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Lincolnshire library campaigners could launch council legal action

By Lincolnshire Echo  |  Posted: December 06, 2013

Carrying the fight:    Library protesters outside Lincolnshire County Council, which this week rubber-stamped plans to turn  30 libraries into volunteer-run 'community hubs' Picture: John Jenkins

Carrying the fight: Library protesters outside Lincolnshire County Council, which this week rubber-stamped plans to turn 30 libraries into volunteer-run 'community hubs' Picture: John Jenkins

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Campaigners have vowed to continue the battle to save Lincoln's threatened libraries and could launch a legal challenge to contest the decision.

The nine members of the Lincolnshire County Council executive committee rubber-stamped plans to turn 30 libraries into volunteer-run 'community hubs' this week.

But campaigners are refusing to give up the fight to have them run by professional staff and say the ruling could leave the council open to a legal challenge with a judicial review.

A number of critics believe the council's decision does not follow government guidelines, which state that paid staff should not be replaced by volunteers. Lincoln Independent councillor Steve Palmer warned: "This plan fails to respond to the public demand of a professionally-led service.

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"It also fails to meet the Trades Union Congress and government guidelines. This is not a comprehensive service."

The TUC and Volunteer England have issued guidelines on the use of volunteers in place of paid staff and Palmer added: "The agreement clearly says that volunteers should not replace staff. The definition seems to hinge on whether or not the staff were being made redundant anyway."

The council has yet to reveal how many library staff will lose their jobs following the vote to get rid of 30 libraries.

A number of anti-closure groups around the country have successfully obtained judicial reviews when councils have attempted to hand libraries over to volunteers – a programme that is part of Prime Minister David Cameron's 'Big Society'.

Rosie Kirk, Labour councillor for Birchwood, insisted the fight would go on.

She said: "I think it is a disgrace that the county council voted to close more than 30 libraries. We are going to carry on campaigning. We will see what we can do as far as the next step is concerned.

"We are not going to give up. The consultation plan was flawed. I cannot understand why they keep saying Tier Three and Four libraries are non-statutory and are to be 'community hubs'.

"They cannot just redefine libraries as non-statutory. It is quite emotional and unbelievable that they have done this. It is shameful."

A proposal, put forward by Palmer's wife Pauline, was rejected by the executive committee for a number of reasons. But had it been adopted, all libraries would have remained staffed.

Lincoln Independent leader Marianne Overton added: "Pauline's proposal was so obviously the right one. It makes the savings and keeps the libraries open with a secure professional core around which volunteers could muster.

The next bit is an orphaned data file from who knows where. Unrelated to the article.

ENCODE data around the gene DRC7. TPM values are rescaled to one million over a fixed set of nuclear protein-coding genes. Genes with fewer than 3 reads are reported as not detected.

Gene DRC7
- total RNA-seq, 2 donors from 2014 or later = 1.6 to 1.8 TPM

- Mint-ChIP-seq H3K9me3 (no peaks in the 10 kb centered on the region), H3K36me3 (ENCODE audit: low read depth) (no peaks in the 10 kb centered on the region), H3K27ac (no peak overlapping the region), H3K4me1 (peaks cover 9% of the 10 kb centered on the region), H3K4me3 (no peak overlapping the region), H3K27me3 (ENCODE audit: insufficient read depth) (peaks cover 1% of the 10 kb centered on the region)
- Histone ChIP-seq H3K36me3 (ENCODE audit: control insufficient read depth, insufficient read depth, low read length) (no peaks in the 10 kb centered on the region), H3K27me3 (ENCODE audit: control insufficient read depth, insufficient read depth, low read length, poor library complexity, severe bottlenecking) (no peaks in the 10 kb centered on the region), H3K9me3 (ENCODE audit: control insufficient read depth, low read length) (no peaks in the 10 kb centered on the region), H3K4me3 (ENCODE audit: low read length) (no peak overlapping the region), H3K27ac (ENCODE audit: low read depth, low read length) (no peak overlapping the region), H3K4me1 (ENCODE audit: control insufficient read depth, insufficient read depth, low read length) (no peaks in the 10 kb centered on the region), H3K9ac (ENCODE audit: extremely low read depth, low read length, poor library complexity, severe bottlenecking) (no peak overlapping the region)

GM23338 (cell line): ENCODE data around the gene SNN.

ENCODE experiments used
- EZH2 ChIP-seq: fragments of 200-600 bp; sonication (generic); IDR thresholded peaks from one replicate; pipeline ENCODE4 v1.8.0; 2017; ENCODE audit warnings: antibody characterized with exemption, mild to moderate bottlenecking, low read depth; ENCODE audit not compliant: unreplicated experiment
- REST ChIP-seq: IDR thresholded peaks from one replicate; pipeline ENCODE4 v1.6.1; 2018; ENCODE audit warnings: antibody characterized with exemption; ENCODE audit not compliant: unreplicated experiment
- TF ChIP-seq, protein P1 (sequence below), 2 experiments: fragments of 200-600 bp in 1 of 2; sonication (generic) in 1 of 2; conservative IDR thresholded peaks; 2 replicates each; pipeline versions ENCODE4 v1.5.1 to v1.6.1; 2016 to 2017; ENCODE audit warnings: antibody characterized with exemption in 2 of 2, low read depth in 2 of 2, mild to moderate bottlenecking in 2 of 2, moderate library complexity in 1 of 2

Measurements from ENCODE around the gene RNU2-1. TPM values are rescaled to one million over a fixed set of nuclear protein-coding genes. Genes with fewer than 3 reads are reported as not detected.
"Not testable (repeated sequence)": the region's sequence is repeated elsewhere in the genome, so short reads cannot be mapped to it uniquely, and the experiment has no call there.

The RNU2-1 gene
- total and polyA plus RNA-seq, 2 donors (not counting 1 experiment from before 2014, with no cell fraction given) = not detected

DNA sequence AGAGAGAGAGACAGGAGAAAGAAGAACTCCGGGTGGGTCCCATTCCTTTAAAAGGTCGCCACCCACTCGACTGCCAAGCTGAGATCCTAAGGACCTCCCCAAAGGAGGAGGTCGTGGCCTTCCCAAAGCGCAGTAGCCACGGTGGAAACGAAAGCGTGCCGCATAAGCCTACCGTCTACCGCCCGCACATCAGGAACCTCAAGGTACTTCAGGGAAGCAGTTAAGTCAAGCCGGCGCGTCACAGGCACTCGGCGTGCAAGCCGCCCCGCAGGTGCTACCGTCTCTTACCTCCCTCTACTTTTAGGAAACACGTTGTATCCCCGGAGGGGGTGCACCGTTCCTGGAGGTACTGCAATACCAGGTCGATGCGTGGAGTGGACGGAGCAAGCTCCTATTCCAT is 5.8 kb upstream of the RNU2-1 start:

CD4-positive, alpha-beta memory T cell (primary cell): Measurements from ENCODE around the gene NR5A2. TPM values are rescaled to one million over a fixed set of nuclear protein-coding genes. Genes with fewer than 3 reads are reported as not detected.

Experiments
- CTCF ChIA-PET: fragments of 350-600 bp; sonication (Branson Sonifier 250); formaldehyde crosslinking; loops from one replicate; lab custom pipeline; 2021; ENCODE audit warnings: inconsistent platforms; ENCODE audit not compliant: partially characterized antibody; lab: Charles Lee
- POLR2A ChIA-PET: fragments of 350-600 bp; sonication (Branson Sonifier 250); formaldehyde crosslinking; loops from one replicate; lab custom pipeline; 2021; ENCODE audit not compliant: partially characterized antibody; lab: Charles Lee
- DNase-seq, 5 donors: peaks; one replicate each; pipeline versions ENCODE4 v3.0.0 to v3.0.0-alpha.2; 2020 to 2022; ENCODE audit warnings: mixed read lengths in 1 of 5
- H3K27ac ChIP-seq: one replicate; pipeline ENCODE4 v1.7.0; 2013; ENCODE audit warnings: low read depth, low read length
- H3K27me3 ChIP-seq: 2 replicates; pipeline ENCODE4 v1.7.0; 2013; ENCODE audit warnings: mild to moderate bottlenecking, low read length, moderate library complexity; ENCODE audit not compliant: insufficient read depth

"The executive, by deciding as they have, have missed an opportunity to have a better service than a volunteer model but have just confirmed, what most people suspected all along, that this was a done-deal."

Councillor Nick Worth Executive Member for Libraries, defended the decision, saying: "We are likely to end up with even more static libraries than we started with.

"The Council has also extended its deadline for expressions of interest, giving people until the end of January to put in a bid for their local library.

So far there have been more than 25 'Expressions of Interest' in running threatened libraries as 'community hubs'.

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3 comments

  • cplrc  |  December 07 2013, 10:43AM

    Pete67 --- Council taxes will be used to fund the reduced library service. The council argue that this meets their legal obligation; response to the consultation suggests the public do not agree. The Secretary of State has a legal duty to intervene if advised that the council are failing in their statutory duty, but recent history does not encourage me to think that the Department for Culture, Media and Sport would advise that Lincolnshire is failing in its duty; I wonder how a court would judge the matter.

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  • Pete67  |  December 07 2013, 7:56AM

    cplrc - - - Surely if something is no longer considered part of the service provided the council will be obtaining money under false pretence in charging for it.

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  • cplrc  |  December 06 2013, 3:25PM

    Redefining some branches as "non-statutory" means they will no longer be considered part of the service provided under the 1964 Act. It implies that the council regards the remaining libraries as sufficient to fulfil the Act's requirements of a comprehensive, efficient and largely free library service. If your residence/place of work/college is no longer served by a statutory library service, you should be thinking of suing the council for its failure to provide what you want - it will not be able to argue in its defence that you have access to a Tier 3 or Tier 4 service, since these will by definition not be counted.

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